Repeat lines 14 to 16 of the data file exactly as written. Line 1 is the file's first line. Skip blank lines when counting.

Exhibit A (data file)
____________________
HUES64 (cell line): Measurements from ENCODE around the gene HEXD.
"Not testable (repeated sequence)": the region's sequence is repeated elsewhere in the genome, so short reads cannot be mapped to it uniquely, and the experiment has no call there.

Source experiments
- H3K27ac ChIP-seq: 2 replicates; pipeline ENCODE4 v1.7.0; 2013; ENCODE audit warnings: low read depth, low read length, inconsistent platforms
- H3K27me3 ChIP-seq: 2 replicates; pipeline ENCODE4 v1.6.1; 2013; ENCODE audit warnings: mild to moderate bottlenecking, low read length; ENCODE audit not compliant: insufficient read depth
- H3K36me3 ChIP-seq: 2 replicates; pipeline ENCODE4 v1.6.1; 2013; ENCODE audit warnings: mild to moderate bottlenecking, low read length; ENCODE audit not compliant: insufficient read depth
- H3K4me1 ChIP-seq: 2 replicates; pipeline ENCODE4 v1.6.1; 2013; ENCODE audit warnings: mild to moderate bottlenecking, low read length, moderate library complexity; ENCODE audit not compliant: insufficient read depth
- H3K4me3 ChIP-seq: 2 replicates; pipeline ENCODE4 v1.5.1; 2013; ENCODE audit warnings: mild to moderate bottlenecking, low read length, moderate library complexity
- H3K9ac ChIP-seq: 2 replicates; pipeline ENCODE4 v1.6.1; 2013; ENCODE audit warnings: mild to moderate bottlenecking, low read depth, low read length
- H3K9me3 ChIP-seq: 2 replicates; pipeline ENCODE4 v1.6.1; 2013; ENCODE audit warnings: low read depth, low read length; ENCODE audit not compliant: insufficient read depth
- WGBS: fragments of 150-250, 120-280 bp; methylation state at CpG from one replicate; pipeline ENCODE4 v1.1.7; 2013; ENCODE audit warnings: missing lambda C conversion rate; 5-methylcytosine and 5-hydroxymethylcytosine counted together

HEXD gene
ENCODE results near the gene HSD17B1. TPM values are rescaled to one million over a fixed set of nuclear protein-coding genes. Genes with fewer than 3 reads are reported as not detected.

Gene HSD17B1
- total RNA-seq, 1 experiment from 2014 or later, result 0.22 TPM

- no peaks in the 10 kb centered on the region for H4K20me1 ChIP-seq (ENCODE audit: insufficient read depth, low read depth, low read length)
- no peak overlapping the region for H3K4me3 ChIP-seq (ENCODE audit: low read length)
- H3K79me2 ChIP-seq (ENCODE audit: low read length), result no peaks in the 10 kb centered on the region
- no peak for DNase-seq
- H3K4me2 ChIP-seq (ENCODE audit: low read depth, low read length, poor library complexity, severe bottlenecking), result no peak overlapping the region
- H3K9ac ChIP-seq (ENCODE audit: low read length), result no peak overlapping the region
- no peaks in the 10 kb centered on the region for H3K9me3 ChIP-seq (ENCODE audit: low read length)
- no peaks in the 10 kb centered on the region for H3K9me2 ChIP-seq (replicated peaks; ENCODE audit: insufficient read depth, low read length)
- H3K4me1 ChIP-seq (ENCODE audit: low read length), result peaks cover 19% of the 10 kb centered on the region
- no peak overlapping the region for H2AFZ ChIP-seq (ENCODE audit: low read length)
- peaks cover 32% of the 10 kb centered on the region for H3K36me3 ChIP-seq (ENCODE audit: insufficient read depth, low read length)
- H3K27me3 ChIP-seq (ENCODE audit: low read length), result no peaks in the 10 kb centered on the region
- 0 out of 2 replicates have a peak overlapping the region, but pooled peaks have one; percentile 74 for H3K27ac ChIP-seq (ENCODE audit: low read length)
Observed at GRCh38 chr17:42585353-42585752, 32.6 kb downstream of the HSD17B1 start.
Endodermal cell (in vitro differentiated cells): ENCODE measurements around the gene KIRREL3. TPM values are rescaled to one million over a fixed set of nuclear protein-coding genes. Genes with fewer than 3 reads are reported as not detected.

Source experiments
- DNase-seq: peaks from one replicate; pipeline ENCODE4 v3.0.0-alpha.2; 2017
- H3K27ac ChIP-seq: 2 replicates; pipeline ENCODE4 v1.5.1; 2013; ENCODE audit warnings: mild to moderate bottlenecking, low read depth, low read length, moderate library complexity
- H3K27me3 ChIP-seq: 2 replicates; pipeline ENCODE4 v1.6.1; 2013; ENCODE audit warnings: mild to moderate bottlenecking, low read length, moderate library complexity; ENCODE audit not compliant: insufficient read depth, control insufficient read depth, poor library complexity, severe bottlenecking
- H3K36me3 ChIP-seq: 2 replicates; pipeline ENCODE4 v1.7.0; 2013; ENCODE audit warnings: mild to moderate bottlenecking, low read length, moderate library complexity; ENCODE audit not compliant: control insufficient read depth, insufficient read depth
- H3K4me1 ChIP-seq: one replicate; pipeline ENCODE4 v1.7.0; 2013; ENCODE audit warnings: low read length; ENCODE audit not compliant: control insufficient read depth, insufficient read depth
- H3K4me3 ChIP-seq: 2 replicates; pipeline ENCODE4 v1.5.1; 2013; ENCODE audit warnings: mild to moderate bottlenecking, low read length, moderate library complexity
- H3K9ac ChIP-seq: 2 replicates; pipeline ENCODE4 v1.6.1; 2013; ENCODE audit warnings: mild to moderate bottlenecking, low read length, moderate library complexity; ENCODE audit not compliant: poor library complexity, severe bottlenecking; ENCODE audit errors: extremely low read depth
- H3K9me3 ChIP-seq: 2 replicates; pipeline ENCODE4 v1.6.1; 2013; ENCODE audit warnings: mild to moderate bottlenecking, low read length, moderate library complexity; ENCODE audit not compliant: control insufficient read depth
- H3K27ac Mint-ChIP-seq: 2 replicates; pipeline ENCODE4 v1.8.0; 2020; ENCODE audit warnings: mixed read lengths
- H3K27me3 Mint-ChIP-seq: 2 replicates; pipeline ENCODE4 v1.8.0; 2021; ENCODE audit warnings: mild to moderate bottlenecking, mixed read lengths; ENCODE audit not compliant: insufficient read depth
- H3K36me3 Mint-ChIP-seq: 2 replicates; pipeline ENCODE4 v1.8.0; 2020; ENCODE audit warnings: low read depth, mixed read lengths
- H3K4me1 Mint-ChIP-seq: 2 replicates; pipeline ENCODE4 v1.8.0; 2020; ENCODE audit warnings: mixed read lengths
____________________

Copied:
Gene HSD17B1
- total RNA-seq, 1 experiment from 2014 or later, result 0.22 TPM

- no peaks in the 10 kb centered on the region for H4K20me1 ChIP-seq (ENCODE audit: insufficient read depth, low read depth, low read length)